The lyrics of “Hold My Hand” find Gaga passionately serenading a loved one who’s hurt and in need of help. “I see that you’re hurtin’, why’d you take so long / To tell me you need me? I see that you’re bleedin’ / You don’t need to show me again,” she sings in the track’s pre-chorus. “But if you decide to, I’ll ride in this life with you / I won’t let go ’til the end.”

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“So cry tonight / But don’t you let go of my hand / You can cry every last tear,” belts Gaga during its hook. “I won’t leave ’til I understand / Promise me, just hold my hand.”

Ahead of the single’s release, Top Gun: Maverick star Tom Cruise paid Gaga a visit during her Jazz & Piano residency at the Park MGM’s Dolby Live theater in Las Vegas. “Thank you for coming to the show last night. I love you my friend @tomcruise,” the singer wrote on Instagram alongside photos of her and Cruise, 59, kissing each other on the cheek.

RELATED: Lady Gaga Plants a Smooch on Tom Cruise as He Supports Her at Concert: ‘I Love You My Friend’

Gaga announced “Hold My Hand” on April 27 and penned a lengthy Instagram caption about making the song alongside its cover artwork, which sees the musician posing on a plane with “LG” printed on it.

“When I wrote this song for Top Gun: Maverick, I didn’t even realize the multiple layers it spanned across the film’s heart, my own psyche, and the nature of the world we’ve been living in. I’ve been working on it for years, perfecting it, trying to make it ours,” wrote the “Rain on Me” singer. “I wanted to make music into a song where we share our deep need to both be understood and try to understand each other — a longing to be close when we feel so far away and an ability to celebrate life’s heroes.”

Gaga continued, “I’m so grateful to Tom and Hans [Zimmer] and Joe [Kosinski] for this opportunity — and it’s been a beautiful experience working with them. Me, BloodPop, Ben Rice and everyone else who worked on it with us are so excited to share it with you. This song is a love letter to the world during and after a very hard time. I’ve wanted you to hear it for so long. And I’m so excited to give it to you on May 3. ‘Hold My Hand.'”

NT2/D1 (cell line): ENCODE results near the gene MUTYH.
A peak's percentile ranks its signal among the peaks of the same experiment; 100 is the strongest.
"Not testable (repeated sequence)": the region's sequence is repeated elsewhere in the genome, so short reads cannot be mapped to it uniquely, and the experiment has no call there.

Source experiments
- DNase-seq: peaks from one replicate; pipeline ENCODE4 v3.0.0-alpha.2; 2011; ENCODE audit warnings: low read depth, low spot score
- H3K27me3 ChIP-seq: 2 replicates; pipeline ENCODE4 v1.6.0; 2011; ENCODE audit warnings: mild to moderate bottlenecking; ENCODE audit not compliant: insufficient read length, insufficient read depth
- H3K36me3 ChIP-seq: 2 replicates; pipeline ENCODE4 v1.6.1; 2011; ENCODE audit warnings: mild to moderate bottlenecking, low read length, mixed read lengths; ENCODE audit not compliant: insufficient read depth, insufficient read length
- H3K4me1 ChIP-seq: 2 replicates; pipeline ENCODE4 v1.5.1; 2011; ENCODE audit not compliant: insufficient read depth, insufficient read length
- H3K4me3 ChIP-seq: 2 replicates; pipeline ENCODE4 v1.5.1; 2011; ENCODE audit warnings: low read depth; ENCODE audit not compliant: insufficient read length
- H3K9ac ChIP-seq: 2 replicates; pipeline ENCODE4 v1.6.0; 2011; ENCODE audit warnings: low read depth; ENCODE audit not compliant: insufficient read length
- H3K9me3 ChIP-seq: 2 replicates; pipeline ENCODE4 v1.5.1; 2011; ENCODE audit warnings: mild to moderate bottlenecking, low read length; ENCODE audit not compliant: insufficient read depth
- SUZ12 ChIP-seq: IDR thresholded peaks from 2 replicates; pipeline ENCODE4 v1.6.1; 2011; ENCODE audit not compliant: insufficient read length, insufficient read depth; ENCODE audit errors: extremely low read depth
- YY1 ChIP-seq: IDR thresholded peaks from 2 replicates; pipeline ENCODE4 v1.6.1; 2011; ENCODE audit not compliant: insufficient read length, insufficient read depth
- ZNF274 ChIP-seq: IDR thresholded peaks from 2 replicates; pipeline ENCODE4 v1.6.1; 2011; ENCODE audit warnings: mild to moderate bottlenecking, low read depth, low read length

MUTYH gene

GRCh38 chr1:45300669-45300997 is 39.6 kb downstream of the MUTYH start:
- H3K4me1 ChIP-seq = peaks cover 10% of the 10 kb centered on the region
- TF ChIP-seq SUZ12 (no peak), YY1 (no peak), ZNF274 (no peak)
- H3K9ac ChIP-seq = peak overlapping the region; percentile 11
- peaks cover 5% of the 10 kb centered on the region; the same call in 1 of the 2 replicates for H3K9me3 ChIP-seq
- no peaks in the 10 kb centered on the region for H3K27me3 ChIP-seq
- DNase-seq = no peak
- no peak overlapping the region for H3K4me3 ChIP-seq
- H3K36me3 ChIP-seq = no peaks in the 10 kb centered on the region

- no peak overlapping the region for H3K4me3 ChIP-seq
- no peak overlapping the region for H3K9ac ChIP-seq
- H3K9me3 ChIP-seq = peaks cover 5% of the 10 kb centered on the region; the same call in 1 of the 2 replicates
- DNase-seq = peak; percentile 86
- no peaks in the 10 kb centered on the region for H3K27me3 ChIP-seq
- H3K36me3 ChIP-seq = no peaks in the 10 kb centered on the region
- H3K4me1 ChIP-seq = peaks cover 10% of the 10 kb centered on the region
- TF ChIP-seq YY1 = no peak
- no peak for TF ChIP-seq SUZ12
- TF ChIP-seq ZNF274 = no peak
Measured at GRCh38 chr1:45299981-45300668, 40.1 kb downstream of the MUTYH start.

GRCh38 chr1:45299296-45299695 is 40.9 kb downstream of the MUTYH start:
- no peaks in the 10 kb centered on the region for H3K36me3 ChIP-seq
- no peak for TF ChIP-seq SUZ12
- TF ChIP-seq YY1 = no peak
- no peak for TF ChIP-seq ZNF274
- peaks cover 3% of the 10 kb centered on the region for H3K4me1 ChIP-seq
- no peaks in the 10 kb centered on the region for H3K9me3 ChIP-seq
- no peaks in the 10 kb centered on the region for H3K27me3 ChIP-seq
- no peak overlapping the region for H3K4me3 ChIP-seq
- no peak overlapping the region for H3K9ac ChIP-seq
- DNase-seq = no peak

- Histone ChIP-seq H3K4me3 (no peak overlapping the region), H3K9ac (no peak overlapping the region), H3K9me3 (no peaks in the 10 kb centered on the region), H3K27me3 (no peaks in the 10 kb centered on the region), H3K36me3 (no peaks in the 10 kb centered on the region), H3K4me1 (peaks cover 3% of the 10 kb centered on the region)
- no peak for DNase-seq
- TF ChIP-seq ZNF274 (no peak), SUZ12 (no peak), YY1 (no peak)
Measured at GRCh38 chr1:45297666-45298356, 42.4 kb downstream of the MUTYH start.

These heartwarming comedies are guaranteed to make you laugh.

How to make a funny movie spoof

How to make a funny movie spoof

When it’s time for family movie night, it can be tough to pick what to watch. You want something the kids and adults can enjoy first and foremost. But these days, there are so many options that it can be overwhelming. Enter this list of the best funny kids’ movies of all time. It has classics like Shrek, The Goonies, and Monsters, Inc., as well as new favorites such as Sing and Paddington. Just bookmark this page and movie nights will be a breeze from here on out!

If you love dog movies, then a proven hit like Homeward Bound is an easy choice (anyone else tear up thinking about Shadow, Chance, and Sassy?). Or, if your kids love musical cartoons, then something like Trolls is sure to make them smile—and want to dance, dance, dance 😉. There are also several live-action options to choose from, whether it’s Dr. Dolittle or The Parent Trap. Depending on the time of year, you might find that a classic summer movie like The Sandlot will do the trick. Or if it’s autumn, a Disney Halloween movie might be what you need to set the spooky mood.

No matter what you choose, you don’t want to skimp on the snacks! Popcorn, anyone?